Gwinnett County is putting equity plans in place for its redevelopment of Gwinnett Place Mall as well as addressing disparities in how different members of the county’s diverse community are served, according to county commission Chairwoman Nicole Love Hendrickson.

Hendrickson announced two new equity plans on Wednesday as she addressed attendees at the Gwinnett Chamber’s inaugural Diversity, Equity and Inclusion Summit. One is the Gwinnett Place Mall Redevelopment Equity Plan and the other is the Gwinnett County Equity Action Plan.

“Diversity defines Gwinnett. The County is committed to putting policies and practices in place that not only embrace our diversity, but also harness its energy, creativity and innovative spirit through equity and inclusion,” Hendrickson said. “Today, I call on all Gwinnett business leaders to think about diversity in their own organizations, and I challenge them to use an equity lens as they move their businesses forward.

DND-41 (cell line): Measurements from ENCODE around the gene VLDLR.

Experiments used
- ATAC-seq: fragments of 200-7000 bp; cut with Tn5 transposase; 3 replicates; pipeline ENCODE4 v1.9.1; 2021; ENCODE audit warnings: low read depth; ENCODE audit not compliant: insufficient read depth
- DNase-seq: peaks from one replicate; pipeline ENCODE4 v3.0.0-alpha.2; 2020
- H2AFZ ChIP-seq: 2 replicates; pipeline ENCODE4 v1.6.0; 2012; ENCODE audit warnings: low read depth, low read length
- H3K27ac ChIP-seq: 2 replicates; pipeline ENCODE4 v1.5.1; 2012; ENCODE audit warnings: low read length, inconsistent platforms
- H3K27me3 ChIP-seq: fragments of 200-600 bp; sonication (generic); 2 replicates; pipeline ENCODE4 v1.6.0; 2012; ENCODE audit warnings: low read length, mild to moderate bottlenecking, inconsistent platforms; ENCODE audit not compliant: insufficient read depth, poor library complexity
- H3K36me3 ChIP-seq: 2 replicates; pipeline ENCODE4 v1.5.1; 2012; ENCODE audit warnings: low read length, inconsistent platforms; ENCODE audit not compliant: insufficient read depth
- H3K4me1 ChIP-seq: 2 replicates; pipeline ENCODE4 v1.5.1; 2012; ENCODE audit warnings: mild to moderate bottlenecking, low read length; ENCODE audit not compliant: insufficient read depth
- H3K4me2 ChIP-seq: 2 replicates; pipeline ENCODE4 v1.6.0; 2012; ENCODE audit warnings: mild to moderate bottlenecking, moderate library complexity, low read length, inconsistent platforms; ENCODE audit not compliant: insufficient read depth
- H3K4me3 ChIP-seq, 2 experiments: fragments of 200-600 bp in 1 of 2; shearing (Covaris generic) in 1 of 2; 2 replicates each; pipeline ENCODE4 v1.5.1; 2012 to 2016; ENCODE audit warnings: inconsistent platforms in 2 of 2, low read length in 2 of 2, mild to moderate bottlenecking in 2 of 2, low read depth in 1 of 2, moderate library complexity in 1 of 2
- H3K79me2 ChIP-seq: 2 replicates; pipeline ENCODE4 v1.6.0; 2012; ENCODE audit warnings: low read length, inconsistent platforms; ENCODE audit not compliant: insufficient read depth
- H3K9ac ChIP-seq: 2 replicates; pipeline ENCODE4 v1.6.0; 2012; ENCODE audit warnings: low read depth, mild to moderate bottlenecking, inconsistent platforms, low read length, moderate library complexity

“Gwinnett County Government will rise up to meet this challenge, and I hope that our community and business partners will do the same, because if no one is left behind, then we can truly say that Gwinnett is the preferred community where everyone thrives.”

The plans are the latest announcements in Gwinnett County government’s ongoing efforts to address equity. In late March, Hendrickson confirmed to the Daily Post during the county commission’s retreat in Athens that the county was looking to create a chief equity officer position to ensure county services were distributed equitably.

The county’s equity action plan will be designed to make the county an equitable and inclusive governance model by serving as a living document with action steps the county can follow to be a more welcoming and inclusive place. It would review the county’s current policies, programs, initiatives, systems and processes for operations to make sure they do no impact Gwinnettians, businesses or other stakeholders in disparate ways, and outline an organizational structure to handle equity issues.

There will also be a training plan put in place so county employees can continually learn “with a focus on building a common language and shared knowledge about diversity, equity and inclusion.”